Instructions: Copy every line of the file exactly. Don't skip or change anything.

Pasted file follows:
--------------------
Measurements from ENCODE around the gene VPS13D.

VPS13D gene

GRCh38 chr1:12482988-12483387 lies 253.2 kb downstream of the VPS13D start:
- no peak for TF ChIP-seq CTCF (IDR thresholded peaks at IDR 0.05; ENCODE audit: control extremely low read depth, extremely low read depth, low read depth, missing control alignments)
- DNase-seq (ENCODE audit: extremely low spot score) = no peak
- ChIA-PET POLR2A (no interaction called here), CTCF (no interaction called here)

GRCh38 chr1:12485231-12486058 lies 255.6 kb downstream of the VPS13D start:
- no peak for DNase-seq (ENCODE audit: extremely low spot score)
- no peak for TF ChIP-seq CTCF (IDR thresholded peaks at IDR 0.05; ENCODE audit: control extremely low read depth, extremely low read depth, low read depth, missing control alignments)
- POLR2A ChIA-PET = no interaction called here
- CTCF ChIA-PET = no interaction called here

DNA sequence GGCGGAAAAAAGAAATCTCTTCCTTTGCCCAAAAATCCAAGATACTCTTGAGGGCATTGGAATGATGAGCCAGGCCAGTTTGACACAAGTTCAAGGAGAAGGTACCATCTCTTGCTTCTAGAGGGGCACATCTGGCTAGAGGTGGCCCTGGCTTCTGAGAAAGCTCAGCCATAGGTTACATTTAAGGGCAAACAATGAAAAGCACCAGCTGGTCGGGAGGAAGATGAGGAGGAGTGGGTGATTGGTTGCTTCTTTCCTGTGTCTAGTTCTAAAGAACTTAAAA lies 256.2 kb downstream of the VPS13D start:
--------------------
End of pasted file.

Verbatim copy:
Measurements from ENCODE around the gene VPS13D.

VPS13D gene

GRCh38 chr1:12482988-12483387 lies 253.2 kb downstream of the VPS13D start:
- no peak for TF ChIP-seq CTCF (IDR thresholded peaks at IDR 0.05; ENCODE audit: control extremely low read depth, extremely low read depth, low read depth, missing control alignments)
- DNase-seq (ENCODE audit: extremely low spot score) = no peak
- ChIA-PET POLR2A (no interaction called here), CTCF (no interaction called here)

GRCh38 chr1:12485231-12486058 lies 255.6 kb downstream of the VPS13D start:
- no peak for DNase-seq (ENCODE audit: extremely low spot score)
- no peak for TF ChIP-seq CTCF (IDR thresholded peaks at IDR 0.05; ENCODE audit: control extremely low read depth, extremely low read depth, low read depth, missing control alignments)
- POLR2A ChIA-PET = no interaction called here
- CTCF ChIA-PET = no interaction called here

DNA sequence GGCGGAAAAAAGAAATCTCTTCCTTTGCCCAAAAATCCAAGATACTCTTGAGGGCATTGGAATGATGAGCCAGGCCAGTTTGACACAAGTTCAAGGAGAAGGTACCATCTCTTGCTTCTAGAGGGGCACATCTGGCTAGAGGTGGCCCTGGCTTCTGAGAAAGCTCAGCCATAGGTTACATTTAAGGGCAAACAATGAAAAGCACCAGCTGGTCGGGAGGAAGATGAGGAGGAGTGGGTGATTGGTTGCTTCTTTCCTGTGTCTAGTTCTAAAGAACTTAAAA lies 256.2 kb downstream of the VPS13D start: